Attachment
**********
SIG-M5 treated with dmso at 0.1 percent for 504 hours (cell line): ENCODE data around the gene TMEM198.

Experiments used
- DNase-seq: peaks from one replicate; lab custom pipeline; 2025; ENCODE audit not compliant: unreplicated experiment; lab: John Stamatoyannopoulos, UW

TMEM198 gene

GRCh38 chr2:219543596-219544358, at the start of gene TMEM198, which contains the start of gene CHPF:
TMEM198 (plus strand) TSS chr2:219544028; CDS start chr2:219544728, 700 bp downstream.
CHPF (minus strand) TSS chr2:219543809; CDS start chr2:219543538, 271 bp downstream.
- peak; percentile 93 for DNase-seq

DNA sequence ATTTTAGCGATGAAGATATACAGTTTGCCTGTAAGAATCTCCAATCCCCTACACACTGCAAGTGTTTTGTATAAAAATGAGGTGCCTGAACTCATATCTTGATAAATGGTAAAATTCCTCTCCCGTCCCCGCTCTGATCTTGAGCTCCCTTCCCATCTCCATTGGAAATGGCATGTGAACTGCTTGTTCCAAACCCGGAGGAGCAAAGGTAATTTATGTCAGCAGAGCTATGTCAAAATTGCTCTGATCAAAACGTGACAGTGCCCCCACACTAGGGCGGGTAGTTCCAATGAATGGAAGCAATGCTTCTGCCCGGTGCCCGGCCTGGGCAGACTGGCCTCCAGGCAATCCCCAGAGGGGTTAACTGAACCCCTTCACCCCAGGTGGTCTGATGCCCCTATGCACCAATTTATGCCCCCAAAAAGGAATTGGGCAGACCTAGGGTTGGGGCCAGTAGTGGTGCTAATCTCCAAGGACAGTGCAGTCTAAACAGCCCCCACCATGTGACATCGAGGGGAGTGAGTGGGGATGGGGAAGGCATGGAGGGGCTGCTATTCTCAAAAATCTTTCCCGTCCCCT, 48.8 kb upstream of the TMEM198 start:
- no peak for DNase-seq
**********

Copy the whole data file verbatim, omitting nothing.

SIG-M5 treated with dmso at 0.1 percent for 504 hours (cell line): ENCODE data around the gene TMEM198.

Experiments used
- DNase-seq: peaks from one replicate; lab custom pipeline; 2025; ENCODE audit not compliant: unreplicated experiment; lab: John Stamatoyannopoulos, UW

TMEM198 gene

GRCh38 chr2:219543596-219544358, at the start of gene TMEM198, which contains the start of gene CHPF:
TMEM198 (plus strand) TSS chr2:219544028; CDS start chr2:219544728, 700 bp downstream.
CHPF (minus strand) TSS chr2:219543809; CDS start chr2:219543538, 271 bp downstream.
- peak; percentile 93 for DNase-seq

DNA sequence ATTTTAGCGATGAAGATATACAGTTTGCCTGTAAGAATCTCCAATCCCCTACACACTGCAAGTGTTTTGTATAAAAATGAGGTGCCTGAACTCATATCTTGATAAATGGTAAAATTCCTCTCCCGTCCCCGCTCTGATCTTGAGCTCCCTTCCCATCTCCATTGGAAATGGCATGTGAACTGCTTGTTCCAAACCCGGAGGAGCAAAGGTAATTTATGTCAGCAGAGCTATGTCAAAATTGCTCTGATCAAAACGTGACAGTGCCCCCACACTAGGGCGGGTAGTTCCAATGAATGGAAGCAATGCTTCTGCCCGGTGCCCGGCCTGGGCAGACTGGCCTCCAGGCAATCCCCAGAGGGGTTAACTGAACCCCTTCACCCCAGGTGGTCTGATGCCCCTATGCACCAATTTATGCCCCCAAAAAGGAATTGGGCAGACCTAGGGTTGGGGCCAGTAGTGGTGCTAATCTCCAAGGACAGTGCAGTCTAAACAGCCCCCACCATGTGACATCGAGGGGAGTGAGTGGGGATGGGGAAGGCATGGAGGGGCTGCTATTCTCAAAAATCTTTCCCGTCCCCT, 48.8 kb upstream of the TMEM198 start:
- no peak for DNase-seq